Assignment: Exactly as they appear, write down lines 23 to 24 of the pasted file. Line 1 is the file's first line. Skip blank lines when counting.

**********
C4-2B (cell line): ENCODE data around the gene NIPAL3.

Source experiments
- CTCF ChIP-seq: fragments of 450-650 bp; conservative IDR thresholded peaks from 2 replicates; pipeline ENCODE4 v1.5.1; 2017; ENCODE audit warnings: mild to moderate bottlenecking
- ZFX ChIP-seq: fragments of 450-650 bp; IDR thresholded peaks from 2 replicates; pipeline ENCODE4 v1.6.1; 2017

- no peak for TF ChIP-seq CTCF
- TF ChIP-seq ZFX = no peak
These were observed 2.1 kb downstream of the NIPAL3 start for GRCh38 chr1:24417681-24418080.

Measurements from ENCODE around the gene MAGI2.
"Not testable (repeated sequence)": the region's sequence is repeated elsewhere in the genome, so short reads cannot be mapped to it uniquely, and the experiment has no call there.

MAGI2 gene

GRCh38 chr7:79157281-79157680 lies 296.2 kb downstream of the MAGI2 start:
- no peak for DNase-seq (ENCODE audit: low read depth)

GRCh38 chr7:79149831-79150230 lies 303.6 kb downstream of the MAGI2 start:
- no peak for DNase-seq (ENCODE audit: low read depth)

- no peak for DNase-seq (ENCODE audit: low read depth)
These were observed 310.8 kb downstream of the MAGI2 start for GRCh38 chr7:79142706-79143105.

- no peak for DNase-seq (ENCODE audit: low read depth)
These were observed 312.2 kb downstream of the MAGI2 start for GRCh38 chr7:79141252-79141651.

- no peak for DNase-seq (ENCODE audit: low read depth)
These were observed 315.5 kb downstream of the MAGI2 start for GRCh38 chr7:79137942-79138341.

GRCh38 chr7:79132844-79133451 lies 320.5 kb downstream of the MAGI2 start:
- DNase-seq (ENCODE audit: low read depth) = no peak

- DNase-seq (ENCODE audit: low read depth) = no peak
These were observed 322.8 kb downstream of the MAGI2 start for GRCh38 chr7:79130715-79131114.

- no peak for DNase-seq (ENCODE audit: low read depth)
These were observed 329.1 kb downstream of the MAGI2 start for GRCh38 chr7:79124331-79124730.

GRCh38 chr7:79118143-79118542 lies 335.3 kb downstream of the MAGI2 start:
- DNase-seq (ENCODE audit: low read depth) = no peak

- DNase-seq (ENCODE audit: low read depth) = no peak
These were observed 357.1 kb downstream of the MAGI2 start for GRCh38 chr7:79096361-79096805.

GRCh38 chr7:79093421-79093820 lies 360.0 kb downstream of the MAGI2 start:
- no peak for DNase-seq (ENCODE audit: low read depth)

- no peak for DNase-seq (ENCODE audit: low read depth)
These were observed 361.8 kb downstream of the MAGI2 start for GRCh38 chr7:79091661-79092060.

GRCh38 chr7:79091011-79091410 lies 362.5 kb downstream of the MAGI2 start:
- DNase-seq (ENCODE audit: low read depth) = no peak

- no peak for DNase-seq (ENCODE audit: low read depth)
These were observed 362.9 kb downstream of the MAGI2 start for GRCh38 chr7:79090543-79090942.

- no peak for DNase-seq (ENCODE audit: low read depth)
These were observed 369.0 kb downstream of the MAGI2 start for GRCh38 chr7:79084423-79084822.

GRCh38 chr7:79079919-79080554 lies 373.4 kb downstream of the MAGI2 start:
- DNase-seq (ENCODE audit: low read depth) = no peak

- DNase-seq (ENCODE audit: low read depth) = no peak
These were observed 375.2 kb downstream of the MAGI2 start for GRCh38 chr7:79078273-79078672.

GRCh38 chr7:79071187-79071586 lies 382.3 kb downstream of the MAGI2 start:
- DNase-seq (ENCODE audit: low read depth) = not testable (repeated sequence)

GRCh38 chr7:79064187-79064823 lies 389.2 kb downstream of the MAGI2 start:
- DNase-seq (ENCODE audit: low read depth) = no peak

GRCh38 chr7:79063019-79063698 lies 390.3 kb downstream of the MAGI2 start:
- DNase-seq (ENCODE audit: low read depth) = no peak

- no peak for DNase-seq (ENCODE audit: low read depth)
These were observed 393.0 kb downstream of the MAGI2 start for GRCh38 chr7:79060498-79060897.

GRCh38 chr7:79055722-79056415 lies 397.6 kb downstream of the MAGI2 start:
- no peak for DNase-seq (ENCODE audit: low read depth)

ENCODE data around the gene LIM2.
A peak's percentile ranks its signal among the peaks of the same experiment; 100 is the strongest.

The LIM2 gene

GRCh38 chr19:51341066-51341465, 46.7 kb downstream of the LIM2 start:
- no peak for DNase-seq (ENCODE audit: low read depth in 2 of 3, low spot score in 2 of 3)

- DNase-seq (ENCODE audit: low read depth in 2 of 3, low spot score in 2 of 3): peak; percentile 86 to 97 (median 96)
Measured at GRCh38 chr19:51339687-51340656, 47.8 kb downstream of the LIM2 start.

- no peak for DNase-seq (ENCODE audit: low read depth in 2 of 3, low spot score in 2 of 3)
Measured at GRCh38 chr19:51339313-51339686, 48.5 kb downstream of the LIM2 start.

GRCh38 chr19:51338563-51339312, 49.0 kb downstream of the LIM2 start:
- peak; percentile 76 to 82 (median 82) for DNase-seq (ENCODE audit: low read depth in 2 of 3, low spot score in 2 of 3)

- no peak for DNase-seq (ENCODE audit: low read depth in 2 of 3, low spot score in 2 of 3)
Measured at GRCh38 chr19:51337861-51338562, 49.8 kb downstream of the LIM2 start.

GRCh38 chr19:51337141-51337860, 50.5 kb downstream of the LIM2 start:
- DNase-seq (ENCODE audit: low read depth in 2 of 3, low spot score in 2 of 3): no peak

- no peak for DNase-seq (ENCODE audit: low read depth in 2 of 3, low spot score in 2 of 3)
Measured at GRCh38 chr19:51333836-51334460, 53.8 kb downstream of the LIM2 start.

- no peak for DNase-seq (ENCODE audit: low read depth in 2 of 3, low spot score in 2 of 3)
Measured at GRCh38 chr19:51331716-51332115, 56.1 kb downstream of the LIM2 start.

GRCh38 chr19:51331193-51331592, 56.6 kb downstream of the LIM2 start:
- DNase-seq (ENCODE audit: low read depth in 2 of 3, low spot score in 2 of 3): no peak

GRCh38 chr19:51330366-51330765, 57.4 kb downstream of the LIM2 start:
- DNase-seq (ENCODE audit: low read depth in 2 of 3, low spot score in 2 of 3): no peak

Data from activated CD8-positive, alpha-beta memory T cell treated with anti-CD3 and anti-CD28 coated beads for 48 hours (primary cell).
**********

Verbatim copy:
- DNase-seq (ENCODE audit: low read depth) = no peak
These were observed 322.8 kb downstream of the MAGI2 start for GRCh38 chr7:79130715-79131114.